Timing Is Everything In Springtime Orchard Decisions

Timing Is Everything In Springtime Orchard Decisions

The Faces Of Extension: Jim McFerson


Every year in the spring I greatly enjoy observing a couple things, and each inevitably provides a surprise ending. One has nothing to do with my job: following the NCAA men’s basketball tournament. My favorites seldom make it past the Sweet 16 and this year in particular the entire West looks weaker than usual. Hopefully I will be pleasantly surprised and Syracuse (one of my favorites) will make the New York apple industry as happy as did their football Giants.

The other spring activity full of unpredictability is tree fruit phenology. This year, a mild winter and early spring are forcing early orchard management decisions. It is never easy even when things are moving at a slower place, like last year, but these decisions set the stage for the rest of the season, making or breaking the profitability of an orchard block.

Pruning should be finished, given the extraordinarily mild winter across the country, but sometimes grower phenology in terms of management decisions does not keep pace with nature, so some blocks in Washington State are still shaggy. To be fair, in many cases this may be due to the fact that we have less labor to spread across the acres, so growers are keeping smaller crews active across a longer pruning season.

The relatively mild temperatures and lower number of chilling hours in the West may make bloom more erratic in California but heavier in the Pacific Northwest. In either case, pollination and crop load management programs need to be set and implemented quickly. Pest management programs should have already been established and initiated. Wind machines and frost protection strategies should be ready to start at the push of a button.

I have repeatedly made the point in this column that many of these springtime decisions are too often made under duress. To some extent this is unavoidable, but prior planning of crop and pest programs will make the decisions easier to deploy.
I have also made the point repeatedly that timely implementation of these programs is possibly the single biggest factor in whether they work or not. Higher-density orchards require high-intensity management. The materials we have available for controlling pests and encouraging an optimum crop load are more expensive, more targeted, and can be more effective — if delivered appropriately.
We have long known that timing is important for pesticides. I would like to say timing is everything, but obviously coverage is important, too.

It is well established that the sooner in its phenology an apple tree is thinned, the more effective the impact on subsequent labor costs, fruit size and quality, and annual bearing. This goes for pruning, bloom thinning (in regions where it is appropriate) and post-bloom thinning. Yet, spring after spring, growers delay decisions and negatively impact their bottom line.


Good Models To Follow

Years of field trials in Washington have shown effectiveness of bloom thinners can be reduced dramatically by a delay of just a few hours when elevated temperatures and solar radiation are driving phenology. The same is true of post-bloom thinners. Sure, we do not know enough to predict the optimum moment for a lime sulfur application, but we know enough that most growers are often hours to days late in doing so.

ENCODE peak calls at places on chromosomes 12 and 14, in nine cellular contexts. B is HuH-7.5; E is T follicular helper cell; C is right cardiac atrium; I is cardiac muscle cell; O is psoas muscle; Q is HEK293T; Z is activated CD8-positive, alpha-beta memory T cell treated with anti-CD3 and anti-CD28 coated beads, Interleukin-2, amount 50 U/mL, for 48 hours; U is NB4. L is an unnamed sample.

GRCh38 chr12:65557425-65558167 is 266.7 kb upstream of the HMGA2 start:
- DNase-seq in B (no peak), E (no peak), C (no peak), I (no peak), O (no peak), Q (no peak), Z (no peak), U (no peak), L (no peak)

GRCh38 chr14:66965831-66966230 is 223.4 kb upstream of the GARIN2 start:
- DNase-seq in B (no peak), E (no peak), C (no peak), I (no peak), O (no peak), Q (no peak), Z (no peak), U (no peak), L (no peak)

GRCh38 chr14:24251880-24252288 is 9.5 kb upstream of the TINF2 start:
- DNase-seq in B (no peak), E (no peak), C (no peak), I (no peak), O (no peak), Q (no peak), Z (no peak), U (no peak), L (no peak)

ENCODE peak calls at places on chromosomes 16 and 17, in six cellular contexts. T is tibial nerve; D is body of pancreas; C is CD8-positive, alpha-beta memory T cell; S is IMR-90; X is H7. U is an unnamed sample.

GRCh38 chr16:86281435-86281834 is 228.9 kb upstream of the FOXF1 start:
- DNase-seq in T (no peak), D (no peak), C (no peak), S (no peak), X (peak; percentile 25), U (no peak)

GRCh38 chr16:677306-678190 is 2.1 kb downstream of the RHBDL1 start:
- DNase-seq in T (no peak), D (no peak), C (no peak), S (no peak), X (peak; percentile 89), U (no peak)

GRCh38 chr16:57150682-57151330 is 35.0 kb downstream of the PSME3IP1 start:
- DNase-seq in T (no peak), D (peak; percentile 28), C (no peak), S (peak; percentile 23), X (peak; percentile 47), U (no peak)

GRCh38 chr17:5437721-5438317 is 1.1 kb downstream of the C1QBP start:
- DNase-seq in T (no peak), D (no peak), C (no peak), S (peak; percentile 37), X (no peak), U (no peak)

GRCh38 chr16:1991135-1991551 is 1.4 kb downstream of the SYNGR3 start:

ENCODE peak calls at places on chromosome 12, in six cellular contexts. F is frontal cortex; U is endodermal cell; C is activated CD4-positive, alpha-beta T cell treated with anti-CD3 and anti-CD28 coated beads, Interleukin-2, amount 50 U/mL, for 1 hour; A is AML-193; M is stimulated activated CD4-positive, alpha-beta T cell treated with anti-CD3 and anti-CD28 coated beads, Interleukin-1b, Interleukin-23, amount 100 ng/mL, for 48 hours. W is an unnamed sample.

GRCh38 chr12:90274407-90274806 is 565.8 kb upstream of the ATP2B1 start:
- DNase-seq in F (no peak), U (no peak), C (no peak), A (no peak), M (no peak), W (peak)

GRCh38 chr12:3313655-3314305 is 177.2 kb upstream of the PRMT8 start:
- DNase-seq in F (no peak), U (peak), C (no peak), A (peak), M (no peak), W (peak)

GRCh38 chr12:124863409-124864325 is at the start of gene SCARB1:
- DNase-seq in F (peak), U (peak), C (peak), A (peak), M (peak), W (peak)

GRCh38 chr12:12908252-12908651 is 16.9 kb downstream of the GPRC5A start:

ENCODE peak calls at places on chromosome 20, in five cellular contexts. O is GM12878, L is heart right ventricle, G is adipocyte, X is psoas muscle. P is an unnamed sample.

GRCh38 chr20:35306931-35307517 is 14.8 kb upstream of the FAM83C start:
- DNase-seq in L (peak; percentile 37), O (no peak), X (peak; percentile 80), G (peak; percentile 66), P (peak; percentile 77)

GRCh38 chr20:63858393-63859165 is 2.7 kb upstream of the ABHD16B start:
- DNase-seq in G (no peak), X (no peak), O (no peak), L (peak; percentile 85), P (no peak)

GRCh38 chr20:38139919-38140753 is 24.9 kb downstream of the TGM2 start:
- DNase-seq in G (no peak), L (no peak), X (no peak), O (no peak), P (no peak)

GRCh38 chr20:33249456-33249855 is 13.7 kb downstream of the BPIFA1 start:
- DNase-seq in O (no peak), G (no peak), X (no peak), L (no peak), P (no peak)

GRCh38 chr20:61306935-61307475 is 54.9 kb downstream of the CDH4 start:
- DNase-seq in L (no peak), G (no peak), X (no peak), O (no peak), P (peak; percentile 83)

In addition, we know growers can enhance post-bloom thinning decisions by using the excellent predictive model developed by Alan Lakso at Cornell University-Geneva. This model, validated by Lakso and numerous colleagues in commercial orchards, allows a grower to determine if and when a post-bloom application should be applied.

Recent work on fire bight, led by Ken Johnson from Oregon State University and Tim Smith with Washington State University Extension, have improved the predictive model and identified new, effective materials. We have more tools than ever to manage this disease: new antibiotics, bacterial antagonists, and plant disease resistance activators. Unfortunately, none of them are quite as easy as serial shots of antibiotics, so a thoughtful program following the model and using the right blend of materials and correct timing make the difference.

Entomologists throughout the U.S. have clearly established that the exciting new array of lower-risk insecticides for key insect pests demands proper timing, but these timings are not followed by many growers.

Additionally, improper timing can not only decrease effectiveness on the target pest, but may exacerbate negative effects on natural enemies.

Finally, some fascinating work led by Vince Jones at Washington State University is revealing that even what we thought were rock solid pest management decisions based on degree-day predictive models and local weather stations may be off by a day or two due to differences in accumulation of heat units on the periphery of an orchard block versus the interior. What we thought was proper timing may not be, and control may fall short.

So, across the board, timing, if not everything, is critical to effective crop and pest management. As the 2012 tree fruit phenology tournament continues, I hope well-planned programs are deployed at the right time.

I also hope Syracuse wins it all. Wouldn’t it be something if both came true?